health3

Again, I’m not sure if all CSA farms do this, but any of the ones I looked at allowed their shareholders to browse the farm during pickup times. If you have kids (or nieces/nephews), it’s a great opportunity to teach them how exactly the whole farm-to-plate thing works. You can actually see how the livestock looks and what it’s eating; you can see the plants that your produce came off of just hours before your tour. Getting to know the farmer and the farm gives you a sense of community and gives you a chance to really get to know your neighbors.

Some farms (including the one I’m looking at becoming a part of) allow you to pay less at the beginning of the season and work off some of your bounty in volunteer hours on the farm. The hours vary from farm to farm, but none of the ones I looked at required more than a two-and-a-half-hour shift once a week — a pretty good bargain when you think about it! I did read a couple of posts where people said their CSA farm required them to volunteer their time, so make sure you read the fine print before signing yourself up for something you’re unable to commit to.

Con: Whenever They Tell You Pick Up Time Is

I’m lucky enough to work from home, so it’s not a big deal to me that all of the pickup times seemed to fall between 9am and 1pm. But I haven’t always been self-employed, and I remember exactly what it was like to be working during those hours, so I completely understand why this won’t work for everyone. Also, from what I understand only some places will let you put your boxes on hold or pick them up later.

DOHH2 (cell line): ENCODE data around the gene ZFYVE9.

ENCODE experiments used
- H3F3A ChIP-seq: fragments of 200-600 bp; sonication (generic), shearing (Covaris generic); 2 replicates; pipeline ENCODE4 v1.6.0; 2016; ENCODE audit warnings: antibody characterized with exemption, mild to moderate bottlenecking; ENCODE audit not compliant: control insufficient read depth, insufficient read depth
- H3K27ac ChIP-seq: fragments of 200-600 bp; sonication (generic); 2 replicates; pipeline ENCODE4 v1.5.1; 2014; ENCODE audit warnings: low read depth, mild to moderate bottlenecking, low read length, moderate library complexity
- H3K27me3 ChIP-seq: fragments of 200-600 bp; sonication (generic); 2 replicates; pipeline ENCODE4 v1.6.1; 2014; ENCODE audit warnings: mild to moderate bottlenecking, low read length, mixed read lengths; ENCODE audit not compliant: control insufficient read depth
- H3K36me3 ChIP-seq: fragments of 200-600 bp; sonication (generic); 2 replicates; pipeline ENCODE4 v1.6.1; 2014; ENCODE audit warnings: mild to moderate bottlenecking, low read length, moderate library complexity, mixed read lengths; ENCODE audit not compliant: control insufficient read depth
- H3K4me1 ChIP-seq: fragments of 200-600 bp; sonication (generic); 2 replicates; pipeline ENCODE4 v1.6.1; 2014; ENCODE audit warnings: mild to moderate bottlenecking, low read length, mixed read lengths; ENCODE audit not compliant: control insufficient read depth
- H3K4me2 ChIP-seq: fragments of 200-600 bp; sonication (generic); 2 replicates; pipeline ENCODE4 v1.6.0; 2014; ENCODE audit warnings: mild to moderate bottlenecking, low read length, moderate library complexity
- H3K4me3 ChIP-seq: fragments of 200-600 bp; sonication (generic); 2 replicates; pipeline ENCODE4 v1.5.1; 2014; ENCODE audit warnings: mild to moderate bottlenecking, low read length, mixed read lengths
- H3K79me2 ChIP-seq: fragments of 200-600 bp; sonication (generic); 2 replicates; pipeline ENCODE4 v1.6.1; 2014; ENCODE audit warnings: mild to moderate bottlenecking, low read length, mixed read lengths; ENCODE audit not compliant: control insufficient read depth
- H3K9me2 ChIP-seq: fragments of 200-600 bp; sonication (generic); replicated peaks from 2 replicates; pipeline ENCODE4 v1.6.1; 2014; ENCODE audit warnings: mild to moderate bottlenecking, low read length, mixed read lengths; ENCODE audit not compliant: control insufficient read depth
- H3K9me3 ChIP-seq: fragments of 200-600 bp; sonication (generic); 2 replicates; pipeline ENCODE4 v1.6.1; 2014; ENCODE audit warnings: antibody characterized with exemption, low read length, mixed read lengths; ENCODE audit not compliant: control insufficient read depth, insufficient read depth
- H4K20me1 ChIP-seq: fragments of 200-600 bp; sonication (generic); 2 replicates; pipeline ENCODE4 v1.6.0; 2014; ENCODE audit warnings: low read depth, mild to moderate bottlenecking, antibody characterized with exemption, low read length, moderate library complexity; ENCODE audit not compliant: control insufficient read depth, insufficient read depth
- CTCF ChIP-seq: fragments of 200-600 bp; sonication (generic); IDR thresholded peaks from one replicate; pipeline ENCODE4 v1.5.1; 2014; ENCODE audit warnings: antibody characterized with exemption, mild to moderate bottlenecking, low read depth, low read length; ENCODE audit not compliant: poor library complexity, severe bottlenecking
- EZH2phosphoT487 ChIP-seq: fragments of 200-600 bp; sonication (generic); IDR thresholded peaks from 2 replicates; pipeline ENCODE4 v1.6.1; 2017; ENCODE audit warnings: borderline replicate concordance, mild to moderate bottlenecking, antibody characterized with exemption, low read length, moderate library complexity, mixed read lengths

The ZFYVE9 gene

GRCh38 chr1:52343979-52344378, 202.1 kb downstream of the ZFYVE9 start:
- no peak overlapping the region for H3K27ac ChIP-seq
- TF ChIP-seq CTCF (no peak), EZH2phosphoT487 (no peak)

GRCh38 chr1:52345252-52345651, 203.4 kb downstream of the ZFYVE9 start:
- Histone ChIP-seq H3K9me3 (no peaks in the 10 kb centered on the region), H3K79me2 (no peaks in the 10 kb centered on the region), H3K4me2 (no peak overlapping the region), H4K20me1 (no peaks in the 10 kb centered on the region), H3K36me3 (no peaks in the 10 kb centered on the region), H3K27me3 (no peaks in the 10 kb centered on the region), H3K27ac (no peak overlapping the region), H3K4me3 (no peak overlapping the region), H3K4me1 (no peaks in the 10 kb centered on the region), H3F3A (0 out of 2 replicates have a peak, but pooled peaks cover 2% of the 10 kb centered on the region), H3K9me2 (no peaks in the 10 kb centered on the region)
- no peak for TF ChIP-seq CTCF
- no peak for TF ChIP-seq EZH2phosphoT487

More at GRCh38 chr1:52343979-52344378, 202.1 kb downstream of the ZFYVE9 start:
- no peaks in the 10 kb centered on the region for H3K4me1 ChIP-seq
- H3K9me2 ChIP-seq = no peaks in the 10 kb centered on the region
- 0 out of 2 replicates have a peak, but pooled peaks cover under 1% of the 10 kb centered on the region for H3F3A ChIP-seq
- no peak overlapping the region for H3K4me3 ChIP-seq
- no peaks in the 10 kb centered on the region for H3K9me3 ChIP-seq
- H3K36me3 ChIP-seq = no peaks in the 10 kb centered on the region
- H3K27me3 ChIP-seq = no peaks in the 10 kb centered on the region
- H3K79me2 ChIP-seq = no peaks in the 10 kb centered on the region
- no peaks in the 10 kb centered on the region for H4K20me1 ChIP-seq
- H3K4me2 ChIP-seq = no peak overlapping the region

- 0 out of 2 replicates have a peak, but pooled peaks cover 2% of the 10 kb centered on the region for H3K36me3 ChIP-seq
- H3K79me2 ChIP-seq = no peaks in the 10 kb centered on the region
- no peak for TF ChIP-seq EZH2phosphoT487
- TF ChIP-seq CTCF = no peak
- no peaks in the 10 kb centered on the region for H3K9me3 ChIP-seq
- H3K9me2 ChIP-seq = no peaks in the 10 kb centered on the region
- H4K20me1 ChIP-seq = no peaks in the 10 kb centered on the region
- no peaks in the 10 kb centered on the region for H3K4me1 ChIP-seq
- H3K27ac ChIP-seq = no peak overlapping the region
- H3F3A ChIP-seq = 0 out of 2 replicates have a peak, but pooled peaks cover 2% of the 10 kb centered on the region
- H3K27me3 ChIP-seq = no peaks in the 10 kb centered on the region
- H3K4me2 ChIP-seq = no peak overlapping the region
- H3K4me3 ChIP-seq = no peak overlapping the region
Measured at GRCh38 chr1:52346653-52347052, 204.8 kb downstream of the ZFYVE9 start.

In other words, if you’re not there to pick your basket up in time you’re essentially paying for food you’re not getting. If you’re not going to be able to get to the farm every week during the pickup time, you might just be better off picking up what you need at the Farmer’s Market.

Now that you know more about CSA farming, you may be a little more inclined to adopt a local, healthy, organic lifestyle. Remember, each farm is different – Research each one individually and very well and then make an educated decision as to which one will work best for your family. Find one near you and start your search today (Note: This is a list for Ontario, Canada – Google search for your area where applicable)!

I’ve convinced myself that I need to do this next year. Perhaps in the spring, I’ll post a weekly account of the basket I receive, and we can work together on making different meal plans from the (sometimes mysterious) ingredients – What do you think?

LEAVE A REPLY

Please enter your comment!
Please enter your name here